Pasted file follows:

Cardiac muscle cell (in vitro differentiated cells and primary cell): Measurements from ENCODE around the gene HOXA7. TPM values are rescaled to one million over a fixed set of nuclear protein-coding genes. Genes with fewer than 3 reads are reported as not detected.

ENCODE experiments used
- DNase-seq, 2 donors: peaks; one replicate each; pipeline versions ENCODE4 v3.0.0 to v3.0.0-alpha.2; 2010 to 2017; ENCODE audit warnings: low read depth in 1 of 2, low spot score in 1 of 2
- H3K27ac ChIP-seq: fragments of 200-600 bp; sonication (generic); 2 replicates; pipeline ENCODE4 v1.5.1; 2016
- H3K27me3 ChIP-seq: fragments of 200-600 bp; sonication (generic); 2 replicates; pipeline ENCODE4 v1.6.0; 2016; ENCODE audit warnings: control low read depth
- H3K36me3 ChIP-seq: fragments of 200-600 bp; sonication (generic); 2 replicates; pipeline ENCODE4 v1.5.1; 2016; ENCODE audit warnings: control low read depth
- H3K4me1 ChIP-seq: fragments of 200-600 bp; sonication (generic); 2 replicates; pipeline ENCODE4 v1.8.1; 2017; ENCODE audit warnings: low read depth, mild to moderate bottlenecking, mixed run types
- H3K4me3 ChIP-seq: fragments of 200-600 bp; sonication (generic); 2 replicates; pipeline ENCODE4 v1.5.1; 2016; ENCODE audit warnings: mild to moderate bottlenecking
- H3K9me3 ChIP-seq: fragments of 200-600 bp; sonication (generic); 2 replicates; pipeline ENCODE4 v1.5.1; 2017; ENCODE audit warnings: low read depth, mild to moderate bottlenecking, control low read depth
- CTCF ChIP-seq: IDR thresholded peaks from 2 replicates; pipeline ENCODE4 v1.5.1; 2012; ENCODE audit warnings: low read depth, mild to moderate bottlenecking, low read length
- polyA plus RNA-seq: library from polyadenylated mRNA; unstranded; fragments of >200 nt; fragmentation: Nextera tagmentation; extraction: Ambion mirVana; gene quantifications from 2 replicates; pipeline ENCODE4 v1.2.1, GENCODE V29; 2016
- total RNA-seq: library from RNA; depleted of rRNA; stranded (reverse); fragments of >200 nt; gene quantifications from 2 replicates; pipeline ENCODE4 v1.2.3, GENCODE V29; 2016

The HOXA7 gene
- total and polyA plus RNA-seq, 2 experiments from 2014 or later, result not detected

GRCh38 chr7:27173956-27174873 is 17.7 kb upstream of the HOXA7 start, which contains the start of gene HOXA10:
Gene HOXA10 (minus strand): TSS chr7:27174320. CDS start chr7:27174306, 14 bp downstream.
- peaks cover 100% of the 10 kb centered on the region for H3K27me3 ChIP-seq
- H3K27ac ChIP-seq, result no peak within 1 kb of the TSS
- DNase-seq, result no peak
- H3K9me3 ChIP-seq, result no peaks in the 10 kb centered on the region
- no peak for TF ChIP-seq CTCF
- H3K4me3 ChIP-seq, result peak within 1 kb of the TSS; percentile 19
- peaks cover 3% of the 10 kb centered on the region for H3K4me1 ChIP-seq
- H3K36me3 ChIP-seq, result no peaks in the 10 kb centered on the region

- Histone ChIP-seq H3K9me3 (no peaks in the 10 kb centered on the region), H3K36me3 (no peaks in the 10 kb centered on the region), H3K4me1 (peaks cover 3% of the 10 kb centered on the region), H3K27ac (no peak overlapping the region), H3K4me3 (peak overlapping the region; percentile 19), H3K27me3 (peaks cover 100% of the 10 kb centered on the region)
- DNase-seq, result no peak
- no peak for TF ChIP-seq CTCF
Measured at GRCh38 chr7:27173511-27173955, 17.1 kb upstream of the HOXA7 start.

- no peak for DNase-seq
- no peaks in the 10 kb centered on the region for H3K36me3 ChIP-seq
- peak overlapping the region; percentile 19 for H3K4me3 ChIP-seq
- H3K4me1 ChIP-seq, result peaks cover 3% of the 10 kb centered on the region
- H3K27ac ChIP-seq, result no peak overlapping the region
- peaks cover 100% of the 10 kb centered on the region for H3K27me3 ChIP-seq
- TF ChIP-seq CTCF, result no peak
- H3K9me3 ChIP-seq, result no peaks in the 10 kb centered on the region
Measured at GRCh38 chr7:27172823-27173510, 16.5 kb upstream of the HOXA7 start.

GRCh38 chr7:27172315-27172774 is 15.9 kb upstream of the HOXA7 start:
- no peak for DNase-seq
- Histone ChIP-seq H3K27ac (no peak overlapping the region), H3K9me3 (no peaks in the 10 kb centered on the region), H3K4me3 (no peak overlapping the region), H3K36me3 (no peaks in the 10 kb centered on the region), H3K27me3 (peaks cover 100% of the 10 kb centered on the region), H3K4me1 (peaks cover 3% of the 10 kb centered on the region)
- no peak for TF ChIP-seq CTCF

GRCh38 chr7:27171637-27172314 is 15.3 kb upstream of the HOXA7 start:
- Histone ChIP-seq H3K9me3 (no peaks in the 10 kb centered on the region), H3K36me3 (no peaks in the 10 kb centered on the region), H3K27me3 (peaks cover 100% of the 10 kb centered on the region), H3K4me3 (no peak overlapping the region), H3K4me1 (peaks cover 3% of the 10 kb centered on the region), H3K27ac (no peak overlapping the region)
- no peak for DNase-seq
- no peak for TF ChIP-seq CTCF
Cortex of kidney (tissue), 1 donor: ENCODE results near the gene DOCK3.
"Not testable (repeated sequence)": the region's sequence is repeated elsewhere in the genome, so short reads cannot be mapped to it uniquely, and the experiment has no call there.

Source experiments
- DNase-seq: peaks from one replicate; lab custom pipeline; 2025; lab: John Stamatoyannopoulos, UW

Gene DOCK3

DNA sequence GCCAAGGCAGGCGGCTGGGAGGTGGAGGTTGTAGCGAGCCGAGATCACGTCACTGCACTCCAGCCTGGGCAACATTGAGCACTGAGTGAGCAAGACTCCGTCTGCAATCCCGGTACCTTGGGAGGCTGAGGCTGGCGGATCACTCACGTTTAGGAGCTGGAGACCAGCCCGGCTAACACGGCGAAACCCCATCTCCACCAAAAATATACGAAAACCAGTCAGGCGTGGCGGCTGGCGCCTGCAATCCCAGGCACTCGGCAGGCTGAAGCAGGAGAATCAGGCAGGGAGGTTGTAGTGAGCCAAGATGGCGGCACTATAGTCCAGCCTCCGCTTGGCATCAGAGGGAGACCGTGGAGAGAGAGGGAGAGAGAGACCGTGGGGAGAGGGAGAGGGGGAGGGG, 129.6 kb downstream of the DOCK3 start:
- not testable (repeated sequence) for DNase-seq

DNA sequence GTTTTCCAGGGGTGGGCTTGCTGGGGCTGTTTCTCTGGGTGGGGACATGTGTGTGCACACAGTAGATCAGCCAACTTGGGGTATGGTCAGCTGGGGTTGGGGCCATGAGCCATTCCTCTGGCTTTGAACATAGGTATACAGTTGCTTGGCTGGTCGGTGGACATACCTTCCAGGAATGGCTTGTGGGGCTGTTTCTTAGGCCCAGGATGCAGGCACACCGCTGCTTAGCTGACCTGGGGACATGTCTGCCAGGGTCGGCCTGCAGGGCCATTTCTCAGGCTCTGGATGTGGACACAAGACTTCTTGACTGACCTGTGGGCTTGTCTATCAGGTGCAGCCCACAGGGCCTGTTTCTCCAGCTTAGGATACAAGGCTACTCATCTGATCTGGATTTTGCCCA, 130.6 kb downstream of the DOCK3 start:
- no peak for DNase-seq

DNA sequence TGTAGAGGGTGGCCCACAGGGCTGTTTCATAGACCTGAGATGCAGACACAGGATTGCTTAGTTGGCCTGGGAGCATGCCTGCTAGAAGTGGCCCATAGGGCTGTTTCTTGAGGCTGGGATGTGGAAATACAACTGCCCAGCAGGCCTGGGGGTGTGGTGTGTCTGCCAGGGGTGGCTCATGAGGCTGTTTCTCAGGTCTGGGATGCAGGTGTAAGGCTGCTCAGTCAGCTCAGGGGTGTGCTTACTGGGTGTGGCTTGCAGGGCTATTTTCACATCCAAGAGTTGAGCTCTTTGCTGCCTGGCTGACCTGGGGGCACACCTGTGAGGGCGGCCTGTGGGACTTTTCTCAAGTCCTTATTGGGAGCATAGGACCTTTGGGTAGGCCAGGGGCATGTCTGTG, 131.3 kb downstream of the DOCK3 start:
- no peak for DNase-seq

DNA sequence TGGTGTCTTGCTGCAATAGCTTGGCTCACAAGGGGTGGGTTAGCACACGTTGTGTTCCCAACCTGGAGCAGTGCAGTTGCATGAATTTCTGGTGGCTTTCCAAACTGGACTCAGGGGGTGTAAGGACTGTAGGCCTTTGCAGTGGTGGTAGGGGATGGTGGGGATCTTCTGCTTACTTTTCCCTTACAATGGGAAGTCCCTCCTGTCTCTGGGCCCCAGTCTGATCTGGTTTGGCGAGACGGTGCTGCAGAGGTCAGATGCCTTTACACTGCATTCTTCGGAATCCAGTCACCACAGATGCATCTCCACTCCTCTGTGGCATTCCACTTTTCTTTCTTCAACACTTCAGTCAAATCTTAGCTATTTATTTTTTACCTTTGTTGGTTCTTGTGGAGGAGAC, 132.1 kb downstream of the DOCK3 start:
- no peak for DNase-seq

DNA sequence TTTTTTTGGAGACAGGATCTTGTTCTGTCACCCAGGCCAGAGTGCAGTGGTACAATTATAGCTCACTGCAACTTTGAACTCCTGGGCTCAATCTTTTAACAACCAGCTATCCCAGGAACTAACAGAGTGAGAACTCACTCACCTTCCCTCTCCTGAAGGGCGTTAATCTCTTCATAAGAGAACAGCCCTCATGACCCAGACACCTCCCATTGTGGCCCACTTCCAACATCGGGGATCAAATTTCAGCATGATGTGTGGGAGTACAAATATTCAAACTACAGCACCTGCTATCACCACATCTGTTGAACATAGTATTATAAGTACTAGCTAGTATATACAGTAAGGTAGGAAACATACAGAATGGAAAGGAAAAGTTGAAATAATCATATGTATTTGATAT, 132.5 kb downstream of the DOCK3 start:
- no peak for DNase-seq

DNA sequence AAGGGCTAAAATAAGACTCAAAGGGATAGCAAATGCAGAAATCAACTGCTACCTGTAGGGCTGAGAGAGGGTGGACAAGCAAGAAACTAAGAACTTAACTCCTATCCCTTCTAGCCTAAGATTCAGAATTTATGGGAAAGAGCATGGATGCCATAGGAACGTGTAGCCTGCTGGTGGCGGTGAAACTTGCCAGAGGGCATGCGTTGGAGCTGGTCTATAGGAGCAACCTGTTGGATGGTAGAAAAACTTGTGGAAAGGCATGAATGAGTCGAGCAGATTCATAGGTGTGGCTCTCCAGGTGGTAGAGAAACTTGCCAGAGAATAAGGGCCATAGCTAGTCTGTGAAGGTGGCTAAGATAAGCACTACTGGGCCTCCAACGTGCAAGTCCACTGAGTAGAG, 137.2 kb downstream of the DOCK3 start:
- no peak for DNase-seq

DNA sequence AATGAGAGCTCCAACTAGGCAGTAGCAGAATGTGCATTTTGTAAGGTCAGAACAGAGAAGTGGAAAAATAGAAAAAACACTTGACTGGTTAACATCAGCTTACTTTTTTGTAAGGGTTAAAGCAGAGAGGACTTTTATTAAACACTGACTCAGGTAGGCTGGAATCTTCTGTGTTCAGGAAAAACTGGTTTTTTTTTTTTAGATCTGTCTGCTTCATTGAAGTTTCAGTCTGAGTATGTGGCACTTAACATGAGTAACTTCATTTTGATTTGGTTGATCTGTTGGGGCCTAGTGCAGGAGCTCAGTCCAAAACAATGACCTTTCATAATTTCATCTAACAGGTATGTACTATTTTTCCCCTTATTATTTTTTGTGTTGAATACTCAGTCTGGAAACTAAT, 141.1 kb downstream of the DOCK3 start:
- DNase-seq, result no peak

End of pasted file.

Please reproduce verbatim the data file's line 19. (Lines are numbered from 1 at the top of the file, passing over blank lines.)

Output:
- DNase-seq, result no peak